CIO Steve Phillpott lays out his company’s approach to big data analytics and the need to weave it into existing corporate culture.
At a recent conference entitled “Designing and Deploying Data and Analytics-Enabled Business Capabilities” held at Stanford University, HGST CIO Steve Phillpott outlined his recent experiences in building out a big data environment. And it turns out that issues like communication and coordination are just as important as the technical challenges when it comes to a successful implementation.
Like most big data projects, HGST’s goal is to compile data feeds from a wide variety of resources, convert them into valuable information and then get that information into the hands of key decision makers. For a multinational company like HGST, this requires harnessing multiple data silos throughout the world in addition to a wide range of operational challenges, such as failure testing, enhanced data predictability and process automation.
Phillpott began his presentation by noting that big data is more than simple analytics and warehousing but encompasses an entirely new way in which disparate data sets can be coordinated and manipulated to further business processes. It’s about marrying transaction data, customer data, public sources of information and a host of other sets to create deep understanding of markets, business processes, risks and customers.
To get there, HGST decided to reverse-engineer its platform by identifying key capabilities it needed to support, and then worked backward from there. First, the company wanted a system that could be up and running quickly, but it did not have many in-house data scientists. So IT brought in big data specialist, Think Big, and within 90 days HGST was pulling upwards of 20 million files per day from a half-dozen manufacturing plants. As well, there was a need to support multiple data access models, as some users preferred to use a web interface while others preferred to leverage the data via their analytics tool of choice.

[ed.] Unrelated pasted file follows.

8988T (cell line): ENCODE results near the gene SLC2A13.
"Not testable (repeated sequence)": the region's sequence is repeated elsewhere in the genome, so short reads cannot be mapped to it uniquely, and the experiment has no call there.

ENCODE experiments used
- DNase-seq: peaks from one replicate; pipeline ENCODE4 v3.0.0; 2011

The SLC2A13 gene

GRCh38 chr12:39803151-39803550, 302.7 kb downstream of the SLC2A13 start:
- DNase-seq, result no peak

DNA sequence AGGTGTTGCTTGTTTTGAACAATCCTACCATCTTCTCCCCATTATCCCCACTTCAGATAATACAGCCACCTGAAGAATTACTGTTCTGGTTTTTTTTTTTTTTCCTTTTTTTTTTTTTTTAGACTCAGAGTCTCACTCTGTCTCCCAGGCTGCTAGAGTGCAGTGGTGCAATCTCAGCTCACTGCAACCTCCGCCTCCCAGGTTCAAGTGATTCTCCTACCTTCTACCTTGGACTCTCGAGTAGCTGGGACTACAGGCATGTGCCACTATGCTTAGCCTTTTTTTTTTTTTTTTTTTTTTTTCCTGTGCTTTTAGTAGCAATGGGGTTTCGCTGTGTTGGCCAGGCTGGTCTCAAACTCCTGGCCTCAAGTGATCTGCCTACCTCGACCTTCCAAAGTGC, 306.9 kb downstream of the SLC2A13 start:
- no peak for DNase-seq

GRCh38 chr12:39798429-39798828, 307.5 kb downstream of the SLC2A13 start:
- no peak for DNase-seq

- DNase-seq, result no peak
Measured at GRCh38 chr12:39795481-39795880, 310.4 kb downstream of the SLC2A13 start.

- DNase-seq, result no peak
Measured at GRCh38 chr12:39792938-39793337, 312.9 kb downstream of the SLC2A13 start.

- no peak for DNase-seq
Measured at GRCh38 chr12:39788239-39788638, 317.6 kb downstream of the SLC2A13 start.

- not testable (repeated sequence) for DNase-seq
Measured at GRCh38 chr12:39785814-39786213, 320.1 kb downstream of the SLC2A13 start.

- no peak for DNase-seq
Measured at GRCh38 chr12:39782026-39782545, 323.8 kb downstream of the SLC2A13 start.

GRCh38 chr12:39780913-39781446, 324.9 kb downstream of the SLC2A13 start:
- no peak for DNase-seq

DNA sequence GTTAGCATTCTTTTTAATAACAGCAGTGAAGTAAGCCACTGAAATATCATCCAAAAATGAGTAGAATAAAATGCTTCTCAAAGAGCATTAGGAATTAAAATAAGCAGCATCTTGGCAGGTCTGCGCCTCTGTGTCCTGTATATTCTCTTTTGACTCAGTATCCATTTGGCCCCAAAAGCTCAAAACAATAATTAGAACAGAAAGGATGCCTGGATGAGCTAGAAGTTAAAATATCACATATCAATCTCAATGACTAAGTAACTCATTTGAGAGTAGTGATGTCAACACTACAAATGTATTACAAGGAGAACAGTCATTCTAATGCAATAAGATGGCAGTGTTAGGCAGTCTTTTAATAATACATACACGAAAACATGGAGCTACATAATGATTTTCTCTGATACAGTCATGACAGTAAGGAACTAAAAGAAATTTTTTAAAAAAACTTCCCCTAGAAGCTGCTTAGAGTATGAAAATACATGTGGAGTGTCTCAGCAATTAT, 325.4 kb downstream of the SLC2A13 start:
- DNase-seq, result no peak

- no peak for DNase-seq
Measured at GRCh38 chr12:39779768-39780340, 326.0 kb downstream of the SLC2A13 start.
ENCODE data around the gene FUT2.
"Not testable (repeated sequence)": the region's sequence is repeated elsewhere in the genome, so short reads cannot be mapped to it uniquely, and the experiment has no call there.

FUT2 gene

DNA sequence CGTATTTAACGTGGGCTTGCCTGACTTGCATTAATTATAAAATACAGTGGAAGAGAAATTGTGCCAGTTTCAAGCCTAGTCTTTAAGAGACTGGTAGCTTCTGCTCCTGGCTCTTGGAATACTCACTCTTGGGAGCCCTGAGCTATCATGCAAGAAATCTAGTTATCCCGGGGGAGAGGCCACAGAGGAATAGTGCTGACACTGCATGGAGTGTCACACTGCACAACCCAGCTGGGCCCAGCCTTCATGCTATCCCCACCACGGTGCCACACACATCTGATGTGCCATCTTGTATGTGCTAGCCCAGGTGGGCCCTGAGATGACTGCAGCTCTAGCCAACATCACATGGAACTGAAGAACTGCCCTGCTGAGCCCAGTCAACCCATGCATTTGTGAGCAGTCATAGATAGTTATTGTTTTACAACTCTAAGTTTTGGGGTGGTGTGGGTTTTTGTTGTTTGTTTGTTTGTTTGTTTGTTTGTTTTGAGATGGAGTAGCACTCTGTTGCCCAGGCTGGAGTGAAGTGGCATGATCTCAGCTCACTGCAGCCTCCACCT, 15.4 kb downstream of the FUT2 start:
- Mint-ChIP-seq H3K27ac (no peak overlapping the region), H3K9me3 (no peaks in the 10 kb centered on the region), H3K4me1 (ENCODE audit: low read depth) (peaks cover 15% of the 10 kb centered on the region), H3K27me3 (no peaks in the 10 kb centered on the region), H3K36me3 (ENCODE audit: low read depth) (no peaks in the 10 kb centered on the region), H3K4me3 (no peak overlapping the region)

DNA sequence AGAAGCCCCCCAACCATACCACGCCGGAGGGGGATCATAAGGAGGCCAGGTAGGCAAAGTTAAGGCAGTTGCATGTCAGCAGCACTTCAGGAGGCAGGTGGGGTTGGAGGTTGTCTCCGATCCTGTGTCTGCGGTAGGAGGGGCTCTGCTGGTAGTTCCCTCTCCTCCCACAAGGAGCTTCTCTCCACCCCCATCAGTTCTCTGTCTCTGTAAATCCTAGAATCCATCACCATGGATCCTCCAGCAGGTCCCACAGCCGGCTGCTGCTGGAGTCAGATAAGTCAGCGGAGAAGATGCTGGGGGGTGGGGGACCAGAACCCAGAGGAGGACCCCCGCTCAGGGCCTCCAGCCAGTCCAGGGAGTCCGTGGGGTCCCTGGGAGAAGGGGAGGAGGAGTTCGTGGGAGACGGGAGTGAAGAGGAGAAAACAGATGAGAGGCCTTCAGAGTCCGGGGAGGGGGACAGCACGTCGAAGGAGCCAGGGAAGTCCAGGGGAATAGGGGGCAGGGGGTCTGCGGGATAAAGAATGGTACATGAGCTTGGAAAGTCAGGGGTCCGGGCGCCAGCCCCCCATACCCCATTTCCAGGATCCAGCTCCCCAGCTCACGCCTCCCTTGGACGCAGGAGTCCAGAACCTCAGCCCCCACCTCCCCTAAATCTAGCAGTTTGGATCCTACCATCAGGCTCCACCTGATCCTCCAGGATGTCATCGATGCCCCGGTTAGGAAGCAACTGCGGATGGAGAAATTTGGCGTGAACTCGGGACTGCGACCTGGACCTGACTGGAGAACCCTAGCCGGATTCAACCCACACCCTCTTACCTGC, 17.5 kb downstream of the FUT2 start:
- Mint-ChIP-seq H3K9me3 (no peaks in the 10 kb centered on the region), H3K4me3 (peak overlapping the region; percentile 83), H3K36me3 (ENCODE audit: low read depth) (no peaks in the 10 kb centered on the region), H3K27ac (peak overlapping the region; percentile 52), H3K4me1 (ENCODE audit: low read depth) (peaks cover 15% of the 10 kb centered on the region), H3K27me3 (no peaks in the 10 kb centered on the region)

But beyond simple technology and architecture, there were some fundamental aspects of big data manipulation to be learned. The first is that data management and governance are critical; as even the most powerful solution will fail in the absence of good data stewardship. This can be accomplished by establishing a Center of Excellence that supports cross-functional data management spanning business, IT, and other areas.
To foster the communication necessary for this broad collaborative capability, HGST set up an internal Jive site dedicated to big data and analytics. The system enables real-time interaction between stakeholders, with local access for anyone from anywhere at any time. In addition, HGST established a robust self-service portal that helps push data to the end user. After all, information is useless unless it gets into the hands of business leaders.
But probably the most important aspect of the projects was cultural. There will always be corporate naysayers that seek to halt projects before they become disruptive to vested interests. The key is not to fight these forces but to invite them into the change process, giving them both a voice and a stake in changes to come. Without a doubt, this can be difficult, but it is necessary in order to maintain a cohesive, coordinated strategy for next-generation data functionality.
The over-arching goal of HGST’s big data architecture is flexibility. With multiple analytics tools at all levels, and new tools being added to the mix on a regular basis, the ability to meet new challenges and adapt to changing conditions is crucial.
Above all, the data-driven enterprise requires innovative solutions to problem-solving, and that requires coordinated efforts that span data, platforms, infrastructure, business processes and, perhaps most importantly, people.
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